Powell takes reins at the Fed amid market selloff, jump in yields


Saul Loeb | AFP | Getty Images

Jerome Powell, nominee to be chairman of the Federal Reserve Board of Governors, is sworn-in before testifying during his confirmation hearing before the Senate Banking, Housing and Urban Affairs Committee on Capitol Hill in Washington, DC, on November 28, 2017.

Jerome Powell will have his hands full now that he has become chairman of the Federal Reserve.

Powell, who was sworn in Monday, is the 16th person to hold the position. He faces an immediate set of challenges: a wobbly stock market, rising interest rates and the fallout from one of his predecessor’s final acts — the removal of four Wells Fargo board members.

Powell, 65, took the oath of office at 9 a.m. ET, succeeding Janet Yellen, who left the position Friday after serving a four-year term. President Donald Trump chose not to reappoint Yellen and instead turned to Powell, a former Fed governor expected mostly to continue to current Fed path.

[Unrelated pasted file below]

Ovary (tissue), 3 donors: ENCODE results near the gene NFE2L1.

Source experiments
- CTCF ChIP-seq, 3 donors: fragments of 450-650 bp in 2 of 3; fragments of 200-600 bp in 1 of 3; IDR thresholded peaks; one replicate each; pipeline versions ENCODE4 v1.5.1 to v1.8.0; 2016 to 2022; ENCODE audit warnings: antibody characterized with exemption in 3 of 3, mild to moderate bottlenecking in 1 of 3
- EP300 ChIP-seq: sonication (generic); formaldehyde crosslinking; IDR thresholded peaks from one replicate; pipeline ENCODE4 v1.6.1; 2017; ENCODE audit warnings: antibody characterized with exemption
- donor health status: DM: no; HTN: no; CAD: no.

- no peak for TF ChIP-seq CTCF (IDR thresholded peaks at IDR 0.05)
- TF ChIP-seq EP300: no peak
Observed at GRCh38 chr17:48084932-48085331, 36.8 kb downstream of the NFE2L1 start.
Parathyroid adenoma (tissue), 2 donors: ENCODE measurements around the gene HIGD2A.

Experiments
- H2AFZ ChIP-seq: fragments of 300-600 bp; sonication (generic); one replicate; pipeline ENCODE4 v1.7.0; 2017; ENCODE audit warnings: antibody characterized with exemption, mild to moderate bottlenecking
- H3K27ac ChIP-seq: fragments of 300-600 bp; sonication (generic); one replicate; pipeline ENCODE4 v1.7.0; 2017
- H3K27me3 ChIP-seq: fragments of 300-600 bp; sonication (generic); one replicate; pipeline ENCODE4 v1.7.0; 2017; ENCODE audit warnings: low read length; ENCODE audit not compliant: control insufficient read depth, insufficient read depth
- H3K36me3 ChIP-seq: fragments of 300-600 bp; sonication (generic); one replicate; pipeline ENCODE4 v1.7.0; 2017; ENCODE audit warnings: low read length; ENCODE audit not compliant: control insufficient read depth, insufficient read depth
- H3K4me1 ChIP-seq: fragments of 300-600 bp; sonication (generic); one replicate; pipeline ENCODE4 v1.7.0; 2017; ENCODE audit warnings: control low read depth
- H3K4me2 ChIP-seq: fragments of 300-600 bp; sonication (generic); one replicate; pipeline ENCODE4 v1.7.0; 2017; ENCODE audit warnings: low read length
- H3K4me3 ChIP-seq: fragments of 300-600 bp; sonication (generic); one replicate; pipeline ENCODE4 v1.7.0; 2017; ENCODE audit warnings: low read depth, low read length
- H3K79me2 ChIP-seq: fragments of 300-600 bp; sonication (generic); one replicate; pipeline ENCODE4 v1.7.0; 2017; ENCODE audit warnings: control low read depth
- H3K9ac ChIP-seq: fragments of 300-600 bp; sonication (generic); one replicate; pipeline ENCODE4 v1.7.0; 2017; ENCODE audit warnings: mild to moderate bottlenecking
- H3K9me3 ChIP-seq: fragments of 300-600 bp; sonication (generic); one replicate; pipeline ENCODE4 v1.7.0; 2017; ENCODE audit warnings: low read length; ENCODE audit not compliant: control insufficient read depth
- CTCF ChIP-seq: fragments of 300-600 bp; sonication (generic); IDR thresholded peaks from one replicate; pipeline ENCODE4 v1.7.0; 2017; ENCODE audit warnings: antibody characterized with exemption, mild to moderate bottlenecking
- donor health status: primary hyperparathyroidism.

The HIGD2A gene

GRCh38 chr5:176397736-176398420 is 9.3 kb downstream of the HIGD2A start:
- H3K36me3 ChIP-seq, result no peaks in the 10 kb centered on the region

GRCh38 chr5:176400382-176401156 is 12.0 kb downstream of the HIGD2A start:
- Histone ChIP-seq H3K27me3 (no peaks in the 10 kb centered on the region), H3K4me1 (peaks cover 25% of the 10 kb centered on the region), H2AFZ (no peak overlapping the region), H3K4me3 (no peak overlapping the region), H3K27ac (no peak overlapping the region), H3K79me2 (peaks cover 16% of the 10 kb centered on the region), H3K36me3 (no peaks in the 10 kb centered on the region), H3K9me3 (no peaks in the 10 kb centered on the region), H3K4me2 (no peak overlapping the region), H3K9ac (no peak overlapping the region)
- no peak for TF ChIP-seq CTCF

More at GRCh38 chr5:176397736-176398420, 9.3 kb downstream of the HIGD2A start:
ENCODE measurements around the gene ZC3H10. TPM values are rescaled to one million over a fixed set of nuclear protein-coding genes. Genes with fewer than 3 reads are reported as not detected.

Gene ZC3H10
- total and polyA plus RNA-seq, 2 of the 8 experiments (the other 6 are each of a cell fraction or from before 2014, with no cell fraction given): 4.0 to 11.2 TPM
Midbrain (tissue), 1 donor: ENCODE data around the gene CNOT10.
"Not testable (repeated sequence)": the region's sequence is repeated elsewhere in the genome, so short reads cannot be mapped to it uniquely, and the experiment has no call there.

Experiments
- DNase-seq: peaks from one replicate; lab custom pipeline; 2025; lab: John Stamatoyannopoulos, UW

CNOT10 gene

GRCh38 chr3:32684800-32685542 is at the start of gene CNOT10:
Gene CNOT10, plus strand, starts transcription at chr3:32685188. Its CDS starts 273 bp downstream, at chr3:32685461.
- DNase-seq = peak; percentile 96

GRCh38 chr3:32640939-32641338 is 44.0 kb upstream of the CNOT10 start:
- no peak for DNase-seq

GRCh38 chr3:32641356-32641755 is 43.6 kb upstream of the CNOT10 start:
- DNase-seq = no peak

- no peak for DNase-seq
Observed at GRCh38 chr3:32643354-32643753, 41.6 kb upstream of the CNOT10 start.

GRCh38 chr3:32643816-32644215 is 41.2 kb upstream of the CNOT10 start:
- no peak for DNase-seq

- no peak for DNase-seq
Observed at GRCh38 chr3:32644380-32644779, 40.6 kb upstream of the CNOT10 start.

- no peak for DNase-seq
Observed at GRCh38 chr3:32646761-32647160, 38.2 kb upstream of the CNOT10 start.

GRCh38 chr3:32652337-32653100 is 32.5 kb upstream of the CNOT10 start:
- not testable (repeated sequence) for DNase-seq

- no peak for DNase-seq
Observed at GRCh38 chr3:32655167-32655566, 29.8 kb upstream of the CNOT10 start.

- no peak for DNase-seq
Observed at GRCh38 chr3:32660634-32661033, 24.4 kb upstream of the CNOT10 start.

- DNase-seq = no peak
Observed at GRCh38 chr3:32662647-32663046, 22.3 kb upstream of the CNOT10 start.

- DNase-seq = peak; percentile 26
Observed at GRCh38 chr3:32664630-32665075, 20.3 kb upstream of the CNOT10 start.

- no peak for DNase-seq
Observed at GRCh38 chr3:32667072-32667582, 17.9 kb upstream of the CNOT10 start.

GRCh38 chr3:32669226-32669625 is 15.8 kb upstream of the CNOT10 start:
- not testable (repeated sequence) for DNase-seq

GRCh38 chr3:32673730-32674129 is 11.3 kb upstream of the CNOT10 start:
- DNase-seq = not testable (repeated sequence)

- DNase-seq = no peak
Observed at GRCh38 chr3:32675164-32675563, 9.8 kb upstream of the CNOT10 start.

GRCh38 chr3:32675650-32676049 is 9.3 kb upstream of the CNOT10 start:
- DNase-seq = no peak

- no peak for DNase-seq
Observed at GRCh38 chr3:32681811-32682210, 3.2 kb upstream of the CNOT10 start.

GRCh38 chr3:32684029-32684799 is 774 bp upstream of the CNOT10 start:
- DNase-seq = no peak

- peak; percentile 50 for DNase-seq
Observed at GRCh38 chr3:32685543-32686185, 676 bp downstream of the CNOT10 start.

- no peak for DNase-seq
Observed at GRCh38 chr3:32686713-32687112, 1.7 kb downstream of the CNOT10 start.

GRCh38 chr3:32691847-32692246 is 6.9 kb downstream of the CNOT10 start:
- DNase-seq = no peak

“I am humbled and honored by this opportunity to serve the American people,” Powell said in a statement. “

“My colleagues and I will remain vigilant, and we are prepared to respond to evolving risks.”

However, continuing exactly down the same path could prove to be a challenge.

Both Yellen and Ben Bernanke before her dealt with a low-inflation, low-interest-rate economy that gave rise to a strong run in the stock market. Government bond yields, though, are now at multiyear highs, and the stock market is coming off a rough week that saw the Dow industrials lose 666 points Friday.

“As I begin my term, I want to stress my commitment to explaining what we’re doing and why we are doing it,” Powell said.

Powell also takes over the policymaking Federal Open Market Committee at a time when it has multiple holes to fill. Yellen’s departure leaves four vacancies on the seven-member FOMC. Trump has nominated Carnegie Mellon economist Marvin Goodfriend for one opening.

Markets widely expect the Fed to hike interest rates three times this year, with the first coming at the March meeting. The committee pushed up the benchmark rate a quarter point five times under Yellen.

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